Zynga won’t be the first start-up to raise $1 billion in an IPO, but I’m pretty sure it stands to become the first video game company named after a deceased bulldog that was sort of named after a 17th century African queen to raise that amount.
In a prospectus filed with the SEC last week, the online game developer reported a 500% jump in sales for 2010, driven by the growing popularity of its titles, resulting in the company’s first profitable year. Zynga’s move to capitalize on this momentum comes at a time when other big Web businesses are looking to cash in on renewed investor interest in technology stocks. Social media and e-commerce companies in particular have been turning up the IPO heat. In May, LinkedIn debuted in the biggest Internet IPO since Google made waves in 2004. Online bargain hunter favorite Groupon filed the following month, and Facebook is rumored to be plotting an IPO for next year amid keen investor interest. The Wall Street Journal reported several weeks ago that the social media juggernaut’s public offering could potentially be valued at $100 billion.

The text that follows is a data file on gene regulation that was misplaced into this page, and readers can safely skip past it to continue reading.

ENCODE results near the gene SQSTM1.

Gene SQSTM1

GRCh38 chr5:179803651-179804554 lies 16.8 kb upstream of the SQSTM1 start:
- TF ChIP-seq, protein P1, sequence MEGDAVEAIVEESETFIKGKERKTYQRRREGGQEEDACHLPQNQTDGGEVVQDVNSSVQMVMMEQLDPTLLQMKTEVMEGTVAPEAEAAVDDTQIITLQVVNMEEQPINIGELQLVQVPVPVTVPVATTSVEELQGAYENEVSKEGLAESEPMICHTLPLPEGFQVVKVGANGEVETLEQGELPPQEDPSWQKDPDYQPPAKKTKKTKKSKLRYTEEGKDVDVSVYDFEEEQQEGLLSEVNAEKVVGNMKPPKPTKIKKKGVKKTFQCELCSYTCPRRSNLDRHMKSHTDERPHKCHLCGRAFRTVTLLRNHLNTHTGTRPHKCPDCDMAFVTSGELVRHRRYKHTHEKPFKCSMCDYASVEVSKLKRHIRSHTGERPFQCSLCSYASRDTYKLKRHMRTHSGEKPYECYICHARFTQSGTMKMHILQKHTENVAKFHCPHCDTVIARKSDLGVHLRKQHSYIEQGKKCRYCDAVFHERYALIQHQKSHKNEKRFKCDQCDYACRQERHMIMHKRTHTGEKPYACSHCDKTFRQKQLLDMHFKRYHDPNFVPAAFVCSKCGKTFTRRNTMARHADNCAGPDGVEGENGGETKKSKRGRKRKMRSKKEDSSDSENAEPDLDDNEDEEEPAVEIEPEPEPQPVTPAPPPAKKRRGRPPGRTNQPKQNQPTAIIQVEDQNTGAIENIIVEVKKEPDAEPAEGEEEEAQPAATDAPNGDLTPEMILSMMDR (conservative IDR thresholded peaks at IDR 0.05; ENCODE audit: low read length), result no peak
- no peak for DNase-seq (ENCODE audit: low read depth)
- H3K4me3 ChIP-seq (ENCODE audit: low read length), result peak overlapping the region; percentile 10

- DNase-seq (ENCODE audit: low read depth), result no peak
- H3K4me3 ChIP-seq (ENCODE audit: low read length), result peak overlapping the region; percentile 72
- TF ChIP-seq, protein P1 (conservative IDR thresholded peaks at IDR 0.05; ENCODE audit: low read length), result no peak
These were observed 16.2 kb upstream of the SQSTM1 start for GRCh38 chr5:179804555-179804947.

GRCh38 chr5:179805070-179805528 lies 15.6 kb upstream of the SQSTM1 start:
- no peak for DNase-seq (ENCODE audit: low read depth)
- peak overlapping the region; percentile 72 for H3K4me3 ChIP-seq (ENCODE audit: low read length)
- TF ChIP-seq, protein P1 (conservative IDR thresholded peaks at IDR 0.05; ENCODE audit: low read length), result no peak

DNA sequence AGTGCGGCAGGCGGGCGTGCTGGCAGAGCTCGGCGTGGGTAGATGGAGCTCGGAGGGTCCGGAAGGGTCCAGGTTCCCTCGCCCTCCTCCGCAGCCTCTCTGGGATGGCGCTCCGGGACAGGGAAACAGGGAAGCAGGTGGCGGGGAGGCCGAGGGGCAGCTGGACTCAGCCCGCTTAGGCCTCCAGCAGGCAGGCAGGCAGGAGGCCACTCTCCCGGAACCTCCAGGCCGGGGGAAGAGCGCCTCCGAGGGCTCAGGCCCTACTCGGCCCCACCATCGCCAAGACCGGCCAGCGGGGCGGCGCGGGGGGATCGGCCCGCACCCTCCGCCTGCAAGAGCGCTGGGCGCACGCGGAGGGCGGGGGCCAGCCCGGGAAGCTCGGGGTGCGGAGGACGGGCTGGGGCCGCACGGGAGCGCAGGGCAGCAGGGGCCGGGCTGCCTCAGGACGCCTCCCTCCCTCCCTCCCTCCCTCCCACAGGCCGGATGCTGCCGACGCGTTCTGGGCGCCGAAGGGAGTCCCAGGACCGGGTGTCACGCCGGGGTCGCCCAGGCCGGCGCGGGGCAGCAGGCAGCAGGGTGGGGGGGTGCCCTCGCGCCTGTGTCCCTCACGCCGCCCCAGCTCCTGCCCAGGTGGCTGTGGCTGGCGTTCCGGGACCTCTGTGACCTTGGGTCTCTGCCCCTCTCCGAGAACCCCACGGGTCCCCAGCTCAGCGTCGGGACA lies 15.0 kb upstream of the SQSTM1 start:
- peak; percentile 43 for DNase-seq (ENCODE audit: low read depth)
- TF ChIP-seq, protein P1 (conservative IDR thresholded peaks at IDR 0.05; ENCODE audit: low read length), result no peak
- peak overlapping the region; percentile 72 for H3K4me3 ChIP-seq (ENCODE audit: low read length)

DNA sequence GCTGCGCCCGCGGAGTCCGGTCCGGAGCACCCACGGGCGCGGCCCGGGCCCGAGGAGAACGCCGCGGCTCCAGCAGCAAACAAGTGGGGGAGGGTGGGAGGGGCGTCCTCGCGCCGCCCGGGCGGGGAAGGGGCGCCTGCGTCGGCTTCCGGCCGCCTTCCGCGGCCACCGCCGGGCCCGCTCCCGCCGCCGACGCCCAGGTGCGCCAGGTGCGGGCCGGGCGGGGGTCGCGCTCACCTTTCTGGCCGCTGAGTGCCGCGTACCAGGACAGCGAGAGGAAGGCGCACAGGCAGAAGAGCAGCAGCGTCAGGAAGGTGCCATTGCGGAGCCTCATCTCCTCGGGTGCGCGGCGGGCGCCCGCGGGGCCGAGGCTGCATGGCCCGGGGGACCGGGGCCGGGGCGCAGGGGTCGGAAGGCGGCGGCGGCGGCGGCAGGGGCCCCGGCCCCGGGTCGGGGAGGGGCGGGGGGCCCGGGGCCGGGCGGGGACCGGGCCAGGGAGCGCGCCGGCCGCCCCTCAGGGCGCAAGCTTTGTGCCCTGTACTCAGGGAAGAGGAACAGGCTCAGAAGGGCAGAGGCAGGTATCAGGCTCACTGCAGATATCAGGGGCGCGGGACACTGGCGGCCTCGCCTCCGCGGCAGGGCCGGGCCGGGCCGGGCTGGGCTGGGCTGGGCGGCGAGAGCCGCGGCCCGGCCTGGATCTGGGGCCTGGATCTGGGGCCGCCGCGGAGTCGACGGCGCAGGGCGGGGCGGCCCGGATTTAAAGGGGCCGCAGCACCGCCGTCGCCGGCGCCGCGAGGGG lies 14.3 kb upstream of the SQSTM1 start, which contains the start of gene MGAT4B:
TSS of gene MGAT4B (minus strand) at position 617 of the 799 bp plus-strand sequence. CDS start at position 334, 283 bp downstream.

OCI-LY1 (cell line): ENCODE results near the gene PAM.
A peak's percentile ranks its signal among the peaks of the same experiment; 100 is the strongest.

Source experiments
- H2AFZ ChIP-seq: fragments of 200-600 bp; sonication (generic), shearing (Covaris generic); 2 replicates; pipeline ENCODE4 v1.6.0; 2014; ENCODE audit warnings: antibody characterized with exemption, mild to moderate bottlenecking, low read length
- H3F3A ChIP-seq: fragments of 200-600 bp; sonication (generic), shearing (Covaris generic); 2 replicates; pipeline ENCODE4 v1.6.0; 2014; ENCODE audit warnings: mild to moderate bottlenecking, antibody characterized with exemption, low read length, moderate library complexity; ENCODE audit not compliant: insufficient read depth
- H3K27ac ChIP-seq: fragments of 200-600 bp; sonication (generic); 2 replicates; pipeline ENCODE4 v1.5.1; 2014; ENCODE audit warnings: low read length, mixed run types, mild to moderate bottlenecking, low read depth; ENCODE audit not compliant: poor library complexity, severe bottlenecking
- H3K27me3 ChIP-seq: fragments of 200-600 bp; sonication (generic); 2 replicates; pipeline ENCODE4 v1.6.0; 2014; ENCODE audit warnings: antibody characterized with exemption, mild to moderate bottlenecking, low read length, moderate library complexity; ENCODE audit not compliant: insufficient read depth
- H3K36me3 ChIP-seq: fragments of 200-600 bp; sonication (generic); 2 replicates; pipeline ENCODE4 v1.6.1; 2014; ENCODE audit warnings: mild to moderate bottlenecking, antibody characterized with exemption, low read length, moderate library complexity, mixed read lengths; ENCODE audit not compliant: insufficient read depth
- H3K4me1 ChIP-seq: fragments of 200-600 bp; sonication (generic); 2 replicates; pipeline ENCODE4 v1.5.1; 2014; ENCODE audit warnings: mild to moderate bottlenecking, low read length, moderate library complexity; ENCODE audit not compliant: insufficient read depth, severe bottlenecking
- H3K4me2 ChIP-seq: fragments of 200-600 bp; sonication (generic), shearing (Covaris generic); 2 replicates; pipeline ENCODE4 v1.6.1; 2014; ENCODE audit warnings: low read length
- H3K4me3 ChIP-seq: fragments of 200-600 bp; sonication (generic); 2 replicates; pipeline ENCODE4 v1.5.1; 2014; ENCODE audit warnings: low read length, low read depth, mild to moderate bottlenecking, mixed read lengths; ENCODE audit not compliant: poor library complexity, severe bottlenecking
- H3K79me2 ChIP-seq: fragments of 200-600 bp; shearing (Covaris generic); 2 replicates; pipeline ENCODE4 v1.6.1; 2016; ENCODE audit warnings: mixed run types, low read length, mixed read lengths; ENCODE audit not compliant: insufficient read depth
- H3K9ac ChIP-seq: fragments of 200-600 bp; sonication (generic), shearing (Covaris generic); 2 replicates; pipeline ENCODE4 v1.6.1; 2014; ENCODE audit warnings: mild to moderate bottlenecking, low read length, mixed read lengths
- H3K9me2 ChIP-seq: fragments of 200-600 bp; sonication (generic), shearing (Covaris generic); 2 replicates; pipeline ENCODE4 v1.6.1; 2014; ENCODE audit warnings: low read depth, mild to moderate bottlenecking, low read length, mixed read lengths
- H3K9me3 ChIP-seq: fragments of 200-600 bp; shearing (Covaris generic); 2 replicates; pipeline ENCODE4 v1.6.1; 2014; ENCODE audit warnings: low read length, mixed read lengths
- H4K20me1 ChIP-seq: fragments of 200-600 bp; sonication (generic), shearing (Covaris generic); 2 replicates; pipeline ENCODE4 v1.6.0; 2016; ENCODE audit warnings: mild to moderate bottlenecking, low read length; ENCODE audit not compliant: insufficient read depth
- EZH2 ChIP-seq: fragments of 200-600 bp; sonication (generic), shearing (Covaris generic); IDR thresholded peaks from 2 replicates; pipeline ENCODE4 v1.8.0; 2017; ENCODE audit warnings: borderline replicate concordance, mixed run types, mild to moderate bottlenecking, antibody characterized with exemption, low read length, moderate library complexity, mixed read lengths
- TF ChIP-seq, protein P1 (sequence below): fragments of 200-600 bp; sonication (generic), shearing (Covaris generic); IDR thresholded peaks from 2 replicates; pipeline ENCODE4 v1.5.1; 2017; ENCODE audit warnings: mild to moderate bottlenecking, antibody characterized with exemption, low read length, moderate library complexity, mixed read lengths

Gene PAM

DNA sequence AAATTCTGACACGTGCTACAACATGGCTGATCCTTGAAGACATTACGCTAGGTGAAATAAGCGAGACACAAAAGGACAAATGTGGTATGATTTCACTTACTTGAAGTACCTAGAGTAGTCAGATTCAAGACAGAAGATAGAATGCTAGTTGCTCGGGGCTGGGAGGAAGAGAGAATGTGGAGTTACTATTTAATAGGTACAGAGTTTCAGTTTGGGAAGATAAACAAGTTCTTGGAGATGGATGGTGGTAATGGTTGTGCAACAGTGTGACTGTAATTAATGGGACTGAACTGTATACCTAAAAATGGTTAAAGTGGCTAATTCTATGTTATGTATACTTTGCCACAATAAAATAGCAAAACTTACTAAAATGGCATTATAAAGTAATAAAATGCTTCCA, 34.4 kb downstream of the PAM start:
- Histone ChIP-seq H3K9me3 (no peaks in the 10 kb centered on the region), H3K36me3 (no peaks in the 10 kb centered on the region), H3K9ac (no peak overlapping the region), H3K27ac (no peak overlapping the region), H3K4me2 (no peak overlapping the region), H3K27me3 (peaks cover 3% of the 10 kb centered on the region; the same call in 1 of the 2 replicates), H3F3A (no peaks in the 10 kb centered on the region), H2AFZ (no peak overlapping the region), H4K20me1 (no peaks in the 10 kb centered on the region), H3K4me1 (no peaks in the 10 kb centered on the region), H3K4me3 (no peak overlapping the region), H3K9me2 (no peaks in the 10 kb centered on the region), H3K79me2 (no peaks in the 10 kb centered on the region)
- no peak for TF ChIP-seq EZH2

Zynga’s sometimes rocky relationship with Facebook has been the key to its success. Most of the company’s sales since its founding in 2007 have been made through Facebook. (A minority of Zynga game players get their fix via Yahoo! and Myspace, or on an iPhone or Android mobile device.) Last year Zynga entered into a five year partnership with Facebook aimed at further integrating the payment systems of the two companies to solidify their bond. GreenCrest Capital Management estimates that Zynga will bring in $500 million in revenue for Facebook in 2011, including $100 million in ad sales. That figure could represent about 10% of Facebook’s total sales for the year.
It should be noted that Zynga doesn’t make money selling games in the traditional sense. Titles like CityVille, FarmVille, Zynga Poker and Empires & Allies (the four most popular games on Facebook) are free to play. The company generates revenue by selling virtual goods such as poker chips, colorful livestock and townhouses within the games to enhance play. This is a bit of head-scratcher for the uninitiated, but modern gamers clearly see the entertainment value of this model. How investors will respond over the long term remains to be seen.